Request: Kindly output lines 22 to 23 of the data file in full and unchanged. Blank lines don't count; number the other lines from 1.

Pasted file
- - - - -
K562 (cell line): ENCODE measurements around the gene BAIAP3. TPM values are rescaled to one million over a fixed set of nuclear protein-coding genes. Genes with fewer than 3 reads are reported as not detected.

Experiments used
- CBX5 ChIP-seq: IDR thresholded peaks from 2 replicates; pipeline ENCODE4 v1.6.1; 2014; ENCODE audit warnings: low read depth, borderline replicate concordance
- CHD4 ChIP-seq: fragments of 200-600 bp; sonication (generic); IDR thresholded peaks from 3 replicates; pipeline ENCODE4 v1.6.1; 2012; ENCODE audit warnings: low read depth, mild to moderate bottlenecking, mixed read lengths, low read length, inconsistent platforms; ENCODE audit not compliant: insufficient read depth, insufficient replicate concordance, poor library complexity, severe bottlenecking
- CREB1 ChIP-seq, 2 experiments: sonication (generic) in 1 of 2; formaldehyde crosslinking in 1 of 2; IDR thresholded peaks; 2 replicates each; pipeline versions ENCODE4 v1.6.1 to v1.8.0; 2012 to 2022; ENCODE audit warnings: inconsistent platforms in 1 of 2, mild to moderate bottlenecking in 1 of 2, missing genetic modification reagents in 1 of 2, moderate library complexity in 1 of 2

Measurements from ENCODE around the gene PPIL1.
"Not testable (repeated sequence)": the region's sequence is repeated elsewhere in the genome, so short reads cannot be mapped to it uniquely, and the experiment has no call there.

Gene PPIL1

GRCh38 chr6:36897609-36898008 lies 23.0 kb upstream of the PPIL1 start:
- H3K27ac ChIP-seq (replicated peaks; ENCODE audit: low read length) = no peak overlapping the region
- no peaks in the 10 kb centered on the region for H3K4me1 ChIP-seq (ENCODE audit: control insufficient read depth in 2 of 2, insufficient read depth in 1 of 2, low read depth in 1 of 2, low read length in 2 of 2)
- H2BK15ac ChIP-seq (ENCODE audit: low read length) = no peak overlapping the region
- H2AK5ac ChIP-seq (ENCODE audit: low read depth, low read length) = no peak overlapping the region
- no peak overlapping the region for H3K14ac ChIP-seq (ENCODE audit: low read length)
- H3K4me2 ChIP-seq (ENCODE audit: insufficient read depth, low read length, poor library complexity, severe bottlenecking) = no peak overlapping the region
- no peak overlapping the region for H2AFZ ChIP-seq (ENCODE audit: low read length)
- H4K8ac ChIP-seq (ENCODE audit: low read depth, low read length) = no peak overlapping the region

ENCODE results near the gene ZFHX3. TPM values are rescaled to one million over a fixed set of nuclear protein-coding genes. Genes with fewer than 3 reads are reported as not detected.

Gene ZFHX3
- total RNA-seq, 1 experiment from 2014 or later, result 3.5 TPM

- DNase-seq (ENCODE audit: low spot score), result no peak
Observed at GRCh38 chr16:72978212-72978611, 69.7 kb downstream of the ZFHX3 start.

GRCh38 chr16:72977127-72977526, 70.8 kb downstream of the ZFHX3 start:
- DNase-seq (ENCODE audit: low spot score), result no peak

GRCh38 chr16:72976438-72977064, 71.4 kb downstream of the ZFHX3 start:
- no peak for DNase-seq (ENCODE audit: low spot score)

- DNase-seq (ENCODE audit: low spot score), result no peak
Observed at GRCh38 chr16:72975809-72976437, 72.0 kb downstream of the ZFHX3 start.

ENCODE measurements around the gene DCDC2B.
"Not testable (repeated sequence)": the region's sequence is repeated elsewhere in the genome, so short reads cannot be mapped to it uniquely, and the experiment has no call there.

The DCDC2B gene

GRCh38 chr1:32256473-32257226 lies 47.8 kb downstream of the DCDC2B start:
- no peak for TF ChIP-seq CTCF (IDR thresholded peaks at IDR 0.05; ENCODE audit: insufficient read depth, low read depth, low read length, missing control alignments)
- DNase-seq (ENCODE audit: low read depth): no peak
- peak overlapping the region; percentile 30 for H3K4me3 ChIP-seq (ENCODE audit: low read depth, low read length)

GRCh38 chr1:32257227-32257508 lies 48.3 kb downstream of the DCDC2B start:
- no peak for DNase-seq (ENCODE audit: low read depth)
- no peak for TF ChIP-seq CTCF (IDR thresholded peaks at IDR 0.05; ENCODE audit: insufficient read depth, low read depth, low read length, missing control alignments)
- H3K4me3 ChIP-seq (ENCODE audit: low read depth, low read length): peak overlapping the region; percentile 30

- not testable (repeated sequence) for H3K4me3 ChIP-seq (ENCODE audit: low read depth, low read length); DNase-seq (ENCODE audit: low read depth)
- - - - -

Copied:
Observed at GRCh38 chr16:72978212-72978611, 69.7 kb downstream of the ZFHX3 start.

GRCh38 chr16:72977127-72977526, 70.8 kb downstream of the ZFHX3 start: